Some 30 years ago a ‘density wave’ theory was postulated to solve the ‘wrap-up’ problem in the arms of spiral galaxies.20 That is, the arms of spiral galaxies should be very tightly wound if they are indeed billions of years old. Apparently, it requires much fine tuning to get the theory to work,21 and recently has been called into question by the very detailed spiral structure in the central hub of the Whirlpool galaxy, M51, discovered by the Hubble Space Telescope. The new observations show that the inner spiral structure extends inward further than was previously thought. The spiral arms are wrapped about the centre for about three full turns,22 which the density wave model does not explain well. Kennedy eloquently sums up the problem: ‘…the precise physical recipe that predicts their [density waves’] behaviour continues to elude us’.23 Even though no such problem exists for the creationist, I suspect that an understanding of the structure in tightly-wound spiral galaxies will need to include some dark matter. But this will only be of the ordinary baryonic form, not the hypothetical, non-baryonic CDM.
An a priori prediction
Models for the angular power spectrum of fluctuation in the CMB have many free parameters, making it possible to fit a wide variety of models to a given data set. However, the baryon content is the principal component that affects the amplitude of the odd and even peaks, and may therefore be used to predict what should be observed. Based on standard cosmological theory for the baryon content prescribed by big bang nucleosynthesis and the abundances of light elements, both peaks should be present. But, when CDM dominates, the even numbered peaks should be foremost. If CDM is negligible, the second peak should have a much smaller amplitude. The latter is consistent with the Boomerang data.4 Considering the LCDM model,18 all reasonable variations of parameters considerably over-predict the height of the second peak compared with the data.
As McGaugh shows, the a priori prediction for a purely baryonic universe is totally consistent with the data. The amplitude of the second peak is much smaller than that predicted by LCDM models. If we believe in the experimental method and the principle of falsification, there is one glaring result of this analysis; either non-baryonic cold dark matter doesn’t exist, or big bang cosmology, on which the prediction is based, is wrong! This, of course, presumes that the anisotropy in the amplitudes of the CMB radiation is correctly interpreted. Assuming the latter for the moment, if CDM doesn’t exist, the big bang cosmologists have problems explaining the existence of galactic clusters. Another consequence is that the observed mass density, without CDM, is too low for closure, and, as a result, would indicate the universe is open or has negatively curved space.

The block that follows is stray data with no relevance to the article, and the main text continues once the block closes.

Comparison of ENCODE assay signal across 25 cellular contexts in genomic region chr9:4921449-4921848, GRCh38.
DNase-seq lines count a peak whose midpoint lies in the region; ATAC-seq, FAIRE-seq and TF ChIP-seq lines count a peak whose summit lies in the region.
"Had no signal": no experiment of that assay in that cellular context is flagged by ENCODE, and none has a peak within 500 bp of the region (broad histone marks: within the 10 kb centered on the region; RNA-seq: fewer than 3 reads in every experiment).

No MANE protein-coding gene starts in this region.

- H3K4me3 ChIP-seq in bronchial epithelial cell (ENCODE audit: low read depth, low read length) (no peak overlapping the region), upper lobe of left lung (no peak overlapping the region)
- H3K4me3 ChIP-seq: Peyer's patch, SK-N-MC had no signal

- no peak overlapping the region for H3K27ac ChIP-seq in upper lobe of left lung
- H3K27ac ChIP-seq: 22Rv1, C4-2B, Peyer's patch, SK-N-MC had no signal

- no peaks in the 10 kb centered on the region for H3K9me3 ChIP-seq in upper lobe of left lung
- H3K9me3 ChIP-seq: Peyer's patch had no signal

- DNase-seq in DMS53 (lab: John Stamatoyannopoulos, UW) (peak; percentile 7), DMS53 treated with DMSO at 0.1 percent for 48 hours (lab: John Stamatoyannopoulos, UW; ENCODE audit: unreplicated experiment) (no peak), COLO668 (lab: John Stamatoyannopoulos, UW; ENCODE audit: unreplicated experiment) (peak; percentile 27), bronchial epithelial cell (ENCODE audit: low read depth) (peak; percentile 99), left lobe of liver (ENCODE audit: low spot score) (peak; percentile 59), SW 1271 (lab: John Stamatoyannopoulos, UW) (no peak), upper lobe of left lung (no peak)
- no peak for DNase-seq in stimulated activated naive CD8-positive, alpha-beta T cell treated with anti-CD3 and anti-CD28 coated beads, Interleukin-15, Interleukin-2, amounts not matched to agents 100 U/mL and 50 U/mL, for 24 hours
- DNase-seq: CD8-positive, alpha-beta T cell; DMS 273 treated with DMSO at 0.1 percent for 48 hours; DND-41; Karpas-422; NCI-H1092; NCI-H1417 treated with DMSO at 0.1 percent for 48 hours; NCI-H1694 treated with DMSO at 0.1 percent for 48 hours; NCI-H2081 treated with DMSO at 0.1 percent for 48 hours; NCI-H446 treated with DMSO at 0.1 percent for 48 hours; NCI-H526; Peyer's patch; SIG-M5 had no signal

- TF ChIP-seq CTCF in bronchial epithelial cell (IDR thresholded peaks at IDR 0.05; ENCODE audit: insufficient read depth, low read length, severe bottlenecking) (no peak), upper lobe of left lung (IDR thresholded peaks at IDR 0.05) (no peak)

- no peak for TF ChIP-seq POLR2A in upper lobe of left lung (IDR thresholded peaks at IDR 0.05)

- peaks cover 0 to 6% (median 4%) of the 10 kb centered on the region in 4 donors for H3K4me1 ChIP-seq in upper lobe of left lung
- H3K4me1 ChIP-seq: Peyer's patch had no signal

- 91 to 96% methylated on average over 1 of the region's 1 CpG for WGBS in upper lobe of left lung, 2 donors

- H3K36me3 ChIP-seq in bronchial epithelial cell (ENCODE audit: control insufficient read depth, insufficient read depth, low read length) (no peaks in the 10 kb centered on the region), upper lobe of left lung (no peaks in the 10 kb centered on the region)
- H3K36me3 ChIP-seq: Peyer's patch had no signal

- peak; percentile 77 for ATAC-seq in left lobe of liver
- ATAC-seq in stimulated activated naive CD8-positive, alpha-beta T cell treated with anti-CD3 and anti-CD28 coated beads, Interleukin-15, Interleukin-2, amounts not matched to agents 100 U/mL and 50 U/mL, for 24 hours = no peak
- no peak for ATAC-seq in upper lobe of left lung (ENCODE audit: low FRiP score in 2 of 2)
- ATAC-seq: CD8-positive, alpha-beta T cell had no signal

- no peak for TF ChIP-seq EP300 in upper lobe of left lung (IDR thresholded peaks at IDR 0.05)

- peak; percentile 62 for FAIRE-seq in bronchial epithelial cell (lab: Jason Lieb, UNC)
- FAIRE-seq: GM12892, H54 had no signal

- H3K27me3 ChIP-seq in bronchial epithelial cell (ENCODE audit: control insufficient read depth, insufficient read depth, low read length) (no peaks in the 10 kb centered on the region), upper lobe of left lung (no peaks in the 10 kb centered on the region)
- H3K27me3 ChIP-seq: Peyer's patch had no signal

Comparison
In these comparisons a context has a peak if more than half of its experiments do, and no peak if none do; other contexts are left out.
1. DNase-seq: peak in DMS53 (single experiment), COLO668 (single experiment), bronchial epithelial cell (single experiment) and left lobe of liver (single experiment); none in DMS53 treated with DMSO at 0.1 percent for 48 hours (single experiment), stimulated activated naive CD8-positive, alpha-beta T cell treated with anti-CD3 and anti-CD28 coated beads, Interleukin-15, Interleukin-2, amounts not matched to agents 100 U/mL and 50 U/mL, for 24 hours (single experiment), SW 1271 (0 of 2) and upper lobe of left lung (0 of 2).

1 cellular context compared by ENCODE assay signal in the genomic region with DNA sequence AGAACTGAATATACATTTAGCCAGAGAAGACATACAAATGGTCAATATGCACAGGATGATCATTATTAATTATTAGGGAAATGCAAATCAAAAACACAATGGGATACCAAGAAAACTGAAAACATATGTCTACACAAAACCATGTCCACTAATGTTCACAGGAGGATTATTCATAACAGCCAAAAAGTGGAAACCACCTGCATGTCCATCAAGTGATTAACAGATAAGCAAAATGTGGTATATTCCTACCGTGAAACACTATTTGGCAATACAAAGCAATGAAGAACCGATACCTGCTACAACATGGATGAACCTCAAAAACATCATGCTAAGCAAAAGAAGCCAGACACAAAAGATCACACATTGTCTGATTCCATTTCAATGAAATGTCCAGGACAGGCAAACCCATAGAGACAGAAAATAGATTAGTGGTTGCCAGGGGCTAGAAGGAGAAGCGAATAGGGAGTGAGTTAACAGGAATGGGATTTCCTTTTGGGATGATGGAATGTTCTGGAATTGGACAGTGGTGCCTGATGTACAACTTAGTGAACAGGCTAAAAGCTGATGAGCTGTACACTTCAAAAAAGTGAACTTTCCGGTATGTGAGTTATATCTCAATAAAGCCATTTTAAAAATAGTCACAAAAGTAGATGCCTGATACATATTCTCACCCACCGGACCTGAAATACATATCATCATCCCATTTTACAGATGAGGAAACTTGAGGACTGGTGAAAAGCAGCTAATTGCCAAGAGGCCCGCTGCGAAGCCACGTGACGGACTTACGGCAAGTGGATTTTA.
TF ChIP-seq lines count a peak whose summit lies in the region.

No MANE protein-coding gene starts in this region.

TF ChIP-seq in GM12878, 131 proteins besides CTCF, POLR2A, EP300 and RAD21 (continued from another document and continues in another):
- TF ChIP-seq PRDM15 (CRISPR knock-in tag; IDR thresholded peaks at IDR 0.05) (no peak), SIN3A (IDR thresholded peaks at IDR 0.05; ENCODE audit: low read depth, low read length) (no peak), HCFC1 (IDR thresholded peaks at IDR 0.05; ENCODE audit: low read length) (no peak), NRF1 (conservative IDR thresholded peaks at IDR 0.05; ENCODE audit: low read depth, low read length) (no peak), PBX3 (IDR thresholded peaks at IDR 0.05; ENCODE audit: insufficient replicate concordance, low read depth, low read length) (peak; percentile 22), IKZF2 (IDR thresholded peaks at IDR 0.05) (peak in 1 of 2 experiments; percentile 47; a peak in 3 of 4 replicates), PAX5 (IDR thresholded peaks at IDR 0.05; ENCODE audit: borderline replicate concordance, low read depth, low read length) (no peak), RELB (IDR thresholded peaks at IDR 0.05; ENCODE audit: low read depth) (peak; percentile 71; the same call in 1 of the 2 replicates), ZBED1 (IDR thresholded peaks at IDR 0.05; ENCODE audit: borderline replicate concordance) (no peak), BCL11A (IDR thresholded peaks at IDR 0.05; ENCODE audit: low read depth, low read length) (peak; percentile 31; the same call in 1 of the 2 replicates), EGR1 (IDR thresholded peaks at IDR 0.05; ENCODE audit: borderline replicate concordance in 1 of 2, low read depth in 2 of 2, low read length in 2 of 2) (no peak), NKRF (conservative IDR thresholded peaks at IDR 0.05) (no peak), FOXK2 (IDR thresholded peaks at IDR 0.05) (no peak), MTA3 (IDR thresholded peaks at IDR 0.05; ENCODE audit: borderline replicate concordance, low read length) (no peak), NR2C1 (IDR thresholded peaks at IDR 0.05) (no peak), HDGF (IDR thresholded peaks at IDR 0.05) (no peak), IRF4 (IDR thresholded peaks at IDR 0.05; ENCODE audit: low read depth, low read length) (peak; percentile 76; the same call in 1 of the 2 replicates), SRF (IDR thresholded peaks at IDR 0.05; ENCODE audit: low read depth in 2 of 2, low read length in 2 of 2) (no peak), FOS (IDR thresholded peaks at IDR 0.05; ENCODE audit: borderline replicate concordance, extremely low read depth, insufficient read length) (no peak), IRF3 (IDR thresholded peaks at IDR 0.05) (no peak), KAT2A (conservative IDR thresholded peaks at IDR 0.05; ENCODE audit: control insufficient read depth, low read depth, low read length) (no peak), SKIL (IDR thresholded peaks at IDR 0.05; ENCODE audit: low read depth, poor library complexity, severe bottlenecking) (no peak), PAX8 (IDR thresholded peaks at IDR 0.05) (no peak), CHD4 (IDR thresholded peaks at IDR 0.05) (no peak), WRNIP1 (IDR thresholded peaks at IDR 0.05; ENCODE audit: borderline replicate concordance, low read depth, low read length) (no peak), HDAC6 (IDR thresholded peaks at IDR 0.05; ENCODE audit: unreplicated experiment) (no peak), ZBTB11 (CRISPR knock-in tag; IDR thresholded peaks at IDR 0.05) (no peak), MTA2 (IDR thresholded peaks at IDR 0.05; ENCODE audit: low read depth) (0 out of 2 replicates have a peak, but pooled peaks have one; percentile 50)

Cosmologists grasp at straws
Naturally, the lack of CDM is of considerable concern for evolutionary cosmologists. Some enterprising Princeton astrophysicists have attempted to solve this problem by proposing particles as big as galaxies to explain lack of dwarf galaxy formation.24 The hypothetical particles have a density of the order 10–24 of that of an electron and wave-functions of the order of 3,000 light-years! They interact only with gravity and are almost impossible to detect. The only reason these particles are needed, it seems, is to explain why dwarf galaxies are far rarer than big bang theory predicts. As theory goes, CDM was introduced to get matter to form galaxies early in the universe's history, but that created another problem—computer simulations predicted that a huge number of dwarf galaxies would have formed but these are undetected. Hence the need for the huge hypothetical particles that 'would form giant globs of "fuzzy" cold dark matter’.24